Important Things to Know About Colon Cancer

Here’s everything you need to know about the signs, symptoms and screening test for colon cancer.

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Colon cancer is a silent killer – because symptoms don’t usually show until the disease is advanced, it can be difficult to identify and start a treatment plan. However, if caught in its early stages, colon cancer is very treatable.

Here are some things you should know about colon cancer. It’s important to debunk these myths to ensure you are aware of the right colon cancer information.

1. Myth: Colon Cancer Only Affects Men

Generally, people think that colon cancer mostly strikes white men who are senior citizens, but nothing could be further from the truth. In reality, women have nearly an identical chance of developing colon cancer as men do. Stats from the American Cancer Society show that 1 in 22 men and 1 in 24 women will develop colon cancer at some point in their lives.

Another study conducted by the American Cancer Society shows that colon cancer is the third-leading cause of cancer deaths for both males and females. So, it is just as essential for women to get regular screenings as men. However, African American men and women are more vulnerable to this disease as compared to other races. African American men and women are more likely to be diagnosed with colon cancer and to die from this disease.

2. Myth: You Aren’t At Risk If You Have Regular Bowel Movements

The most alarming aspect of colon cancer is that it’s a silent killer since it doesn’t express symptoms until the disease is in advanced stages.

According to the Mayo Clinic, these are the common symptoms of colon cancer:

  • Unexpected weight loss
  • Weakness and fatigue
  • A change in bowel habits
  • Feeling like the bowel doesn’t completely empty
  • Persistent abdominal discomfort, including pain, gas, and cramps
  • Blood in stool and/or rectal bleeding

It is recommended that men and women in their 50s and older undergo regular screenings for colon cancer. If you belong to a high risk group you will want to get screened even earlier. Some of these high risk factors include:

  • Being 50-years-old or above
  • A personal or family history of colon cancer before age 60
  • For women – a personal or family history of ovarian, endometrial, or breast cancer
  • A history of inflamed bowel disorder, or IBD
  • Being Jewish and of Eastern European descent
  • Being African American

Specific lifestyle factors might increase the likelihood of colon cancer. These factors include being overweight, living an inactive lifestyle, overconsumption of processed food or red meats, excessive alcohol use and smoking.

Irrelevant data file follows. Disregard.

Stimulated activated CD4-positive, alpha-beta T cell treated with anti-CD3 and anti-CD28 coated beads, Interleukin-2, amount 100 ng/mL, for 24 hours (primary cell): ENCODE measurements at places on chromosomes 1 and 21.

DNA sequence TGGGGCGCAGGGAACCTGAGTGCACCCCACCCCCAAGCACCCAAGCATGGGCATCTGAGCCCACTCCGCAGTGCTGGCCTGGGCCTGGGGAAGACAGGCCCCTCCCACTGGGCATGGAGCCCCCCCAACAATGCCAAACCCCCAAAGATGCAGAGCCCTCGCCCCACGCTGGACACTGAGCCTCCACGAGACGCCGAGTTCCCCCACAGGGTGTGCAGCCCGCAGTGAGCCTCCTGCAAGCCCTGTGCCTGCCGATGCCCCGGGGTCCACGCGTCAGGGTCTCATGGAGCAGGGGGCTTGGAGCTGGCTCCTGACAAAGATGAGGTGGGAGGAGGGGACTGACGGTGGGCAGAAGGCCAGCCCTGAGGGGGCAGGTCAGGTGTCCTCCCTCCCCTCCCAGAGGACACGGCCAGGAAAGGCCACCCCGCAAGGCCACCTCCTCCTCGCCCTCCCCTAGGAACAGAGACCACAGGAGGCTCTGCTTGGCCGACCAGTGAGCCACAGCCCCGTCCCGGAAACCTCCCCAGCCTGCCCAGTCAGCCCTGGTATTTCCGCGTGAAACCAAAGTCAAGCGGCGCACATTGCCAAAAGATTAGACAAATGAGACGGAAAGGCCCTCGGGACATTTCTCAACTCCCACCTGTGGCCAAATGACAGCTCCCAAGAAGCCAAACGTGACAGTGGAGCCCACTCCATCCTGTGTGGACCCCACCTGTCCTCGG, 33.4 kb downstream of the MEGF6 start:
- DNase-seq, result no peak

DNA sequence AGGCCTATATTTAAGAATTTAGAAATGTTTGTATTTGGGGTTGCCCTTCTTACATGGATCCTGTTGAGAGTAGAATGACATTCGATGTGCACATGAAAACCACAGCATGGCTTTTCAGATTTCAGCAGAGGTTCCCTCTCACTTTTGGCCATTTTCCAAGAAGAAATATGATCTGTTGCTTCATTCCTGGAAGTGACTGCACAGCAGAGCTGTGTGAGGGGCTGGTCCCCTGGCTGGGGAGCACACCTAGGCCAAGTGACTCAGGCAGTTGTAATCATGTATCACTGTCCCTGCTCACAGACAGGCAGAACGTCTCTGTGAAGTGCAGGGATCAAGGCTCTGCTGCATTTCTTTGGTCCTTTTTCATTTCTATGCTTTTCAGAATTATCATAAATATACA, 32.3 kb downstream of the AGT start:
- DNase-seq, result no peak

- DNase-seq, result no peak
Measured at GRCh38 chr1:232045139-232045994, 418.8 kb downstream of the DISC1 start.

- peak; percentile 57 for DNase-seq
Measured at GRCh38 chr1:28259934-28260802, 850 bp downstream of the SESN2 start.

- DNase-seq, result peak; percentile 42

3. Myth: Once You’re Diagnosed Nothing Can Be Done

The ideal scenario for colon cancer treatment is that it’s found as soon as possible. However, the patient should not lose hope even if it’s detected in a later stage as there are treatment options for each stage of the disease. Treatments for different stages of colon cancer may involve the following, according to the American Cancer Society:

Surgery: This option alone is good enough for stage 0 colon cancer; polyps could be simply be eliminated. A partial colectomy or partial removal of the colon may be performed. Surgery can also be used in stage I. In stages II, III and IV surgery could involve the removal of adjacent lymph nodes.

Chemotherapy: Chemotherapy is another option. For stage II colon cancer, for instance, it might be performed following before surgery to shrink tumors before removing remaining cells.

Targeted Therapies: A combination of chemotherapy and targeted therapies are recommended for colon tumors that have spread to other parts of the body.

4. Myth: There’s No Need to Get Screened if You Don’t Have a Family History

Don’t consider yourself immune from colon cancer because it’s never struck anyone in your family. According to the American Cancer Society, as many as 75 percent of all new cases occur among people who have no risk factors other than being over 50.

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In fact, anyone aged 50 and above needs regular screening via colonoscopies. Your doctor will recommend you undergo further testing if you have a family history of the disease.

Colon cancer is highly treatable if diagnosed earlier. Awareness efforts regarding the importance of screenings like colonoscopies have been proving fruitful. Due to this, the death rate for colon cancer has been decreasing sharply over the last ten years or so, according to the American Cancer Society.

Knowledge is Your Best Friend

Thousands of new cases of colon cancers are detected in the US every year. Many of these cases occur among people with no known family history of the disease. The best way to know if you are starting to develop colon cancer is by undergoing regular screenings, like colonoscopies. Please talk to your doctor to make sure you schedule your colonoscopy.